Yesterday we paid what will probably be our final visit to my oncologist, Dr Stancliffe. That, in itself, isn’t quite as final as it sounds, since she is handing me over to an excellent team at St Nicholas Hospice. They can call on an amazing range of resources, quickly and efficiently.

However, we weren’t left in much doubt that I’m on the last lap. And – as you can see – I intend to fight on to the end. 

At an earlier meeting we’d discussed the possibility of a final course of chemo, delivered orally. This time we agreed that the impact on my remaining quality of life probably ruled that out.

In the meantime, also, the muscle spasms around my midriff are getting noticeably worse. Getting up this morning was agony – so I phoned the team at St Nicholas for help. I soon had a callback from a delightful Canadian doctor, Annie Cook. We discussed my general health and my specific issues with muscle spasm, and she very kindly offered to come and visit me to get a proper feel for what was going on.

When she arrived I wasn’t wearing my glasses and stupidly mistook her for another visitor I was expecting – while on the phone to a third, who wasn’t going to be able to make it.  (Sorry, Annie!) Despite that we had a useful conversation and Annie suggested we try diazepam. I’m happy to say that our GP responded immediately and the prescription was made up the same afternoon. Meanwhile my discussion with Annie moved on to thoughts about how I wanted to deal with this final phase. In particular we looked at whether I wanted resuscitation – or not – should that issue arise.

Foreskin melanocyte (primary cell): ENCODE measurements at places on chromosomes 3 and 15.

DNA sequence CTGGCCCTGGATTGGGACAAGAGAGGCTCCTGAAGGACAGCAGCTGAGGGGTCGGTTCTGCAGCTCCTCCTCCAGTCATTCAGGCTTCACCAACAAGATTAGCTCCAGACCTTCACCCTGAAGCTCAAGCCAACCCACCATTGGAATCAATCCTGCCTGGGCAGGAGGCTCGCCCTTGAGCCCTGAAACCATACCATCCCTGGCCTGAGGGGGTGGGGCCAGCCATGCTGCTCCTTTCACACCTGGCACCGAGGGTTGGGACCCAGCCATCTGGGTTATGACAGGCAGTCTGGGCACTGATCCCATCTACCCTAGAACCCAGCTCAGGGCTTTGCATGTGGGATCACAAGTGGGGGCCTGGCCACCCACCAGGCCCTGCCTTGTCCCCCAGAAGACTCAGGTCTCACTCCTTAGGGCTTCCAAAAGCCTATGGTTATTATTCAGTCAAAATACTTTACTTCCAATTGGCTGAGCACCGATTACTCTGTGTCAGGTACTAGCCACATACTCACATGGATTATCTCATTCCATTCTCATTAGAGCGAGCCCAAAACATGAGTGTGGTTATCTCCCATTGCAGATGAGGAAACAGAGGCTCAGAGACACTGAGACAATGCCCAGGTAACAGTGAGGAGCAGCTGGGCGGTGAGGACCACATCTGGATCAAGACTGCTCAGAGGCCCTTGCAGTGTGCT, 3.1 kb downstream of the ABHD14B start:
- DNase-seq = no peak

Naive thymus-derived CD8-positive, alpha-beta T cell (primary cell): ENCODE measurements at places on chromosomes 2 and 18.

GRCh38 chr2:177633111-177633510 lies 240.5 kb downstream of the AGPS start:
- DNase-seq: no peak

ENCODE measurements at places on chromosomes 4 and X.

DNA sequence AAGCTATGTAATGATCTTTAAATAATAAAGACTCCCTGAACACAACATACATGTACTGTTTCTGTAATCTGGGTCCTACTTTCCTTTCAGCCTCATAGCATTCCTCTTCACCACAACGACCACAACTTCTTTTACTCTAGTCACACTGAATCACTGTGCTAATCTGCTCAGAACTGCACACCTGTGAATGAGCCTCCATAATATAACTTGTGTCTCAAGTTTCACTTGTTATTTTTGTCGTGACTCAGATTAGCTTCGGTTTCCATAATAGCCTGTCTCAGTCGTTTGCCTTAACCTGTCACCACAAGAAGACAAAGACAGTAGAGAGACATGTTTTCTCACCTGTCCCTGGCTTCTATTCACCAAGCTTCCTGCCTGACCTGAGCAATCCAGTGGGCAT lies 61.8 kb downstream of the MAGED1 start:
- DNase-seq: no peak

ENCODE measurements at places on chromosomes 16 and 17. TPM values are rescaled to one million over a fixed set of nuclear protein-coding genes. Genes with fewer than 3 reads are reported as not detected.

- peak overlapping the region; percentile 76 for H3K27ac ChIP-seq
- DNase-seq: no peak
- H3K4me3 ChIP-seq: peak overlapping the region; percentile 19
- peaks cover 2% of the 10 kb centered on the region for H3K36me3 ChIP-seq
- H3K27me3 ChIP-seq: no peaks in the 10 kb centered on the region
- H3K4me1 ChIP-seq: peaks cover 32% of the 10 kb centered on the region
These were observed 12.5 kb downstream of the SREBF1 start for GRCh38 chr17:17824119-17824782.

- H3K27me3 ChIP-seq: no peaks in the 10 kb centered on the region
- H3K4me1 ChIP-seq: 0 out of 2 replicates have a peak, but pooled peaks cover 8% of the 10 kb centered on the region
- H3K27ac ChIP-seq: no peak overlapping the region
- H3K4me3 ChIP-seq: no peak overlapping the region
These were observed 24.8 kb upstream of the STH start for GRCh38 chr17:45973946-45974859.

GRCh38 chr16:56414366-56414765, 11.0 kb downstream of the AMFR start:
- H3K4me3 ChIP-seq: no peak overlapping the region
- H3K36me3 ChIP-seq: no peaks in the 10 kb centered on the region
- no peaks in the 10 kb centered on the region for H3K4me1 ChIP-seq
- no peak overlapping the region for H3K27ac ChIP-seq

My feeling now is that we’re on the cusp. Given that I’ve turned down another round of chemo it makes sense to go for ‘do not resuscitate’ given that I don’t want to spend my last days in hospital, and a hospital bed could be brought here within a few hours if needed. The room we have in mind for it needs some work but nothing that couldn’t be done pretty quickly by a team of capable volunteers. I’d want to have family and friends around me rather than machines and harassed staff, so the choice is clear.

Annie also pointed out the range of resources the Hospice can bring to bear – very reassuring. She’s even been reading my blog – and as a fantasy fan was keen to read my novels. I suggested she started with ‘Spell’ – the lightest and most fun. I hope she enjoys it as much as I enjoyed and valued her visit.

And ‘the end’? It’ll come when it comes. I hope I’m very nearly ready for it…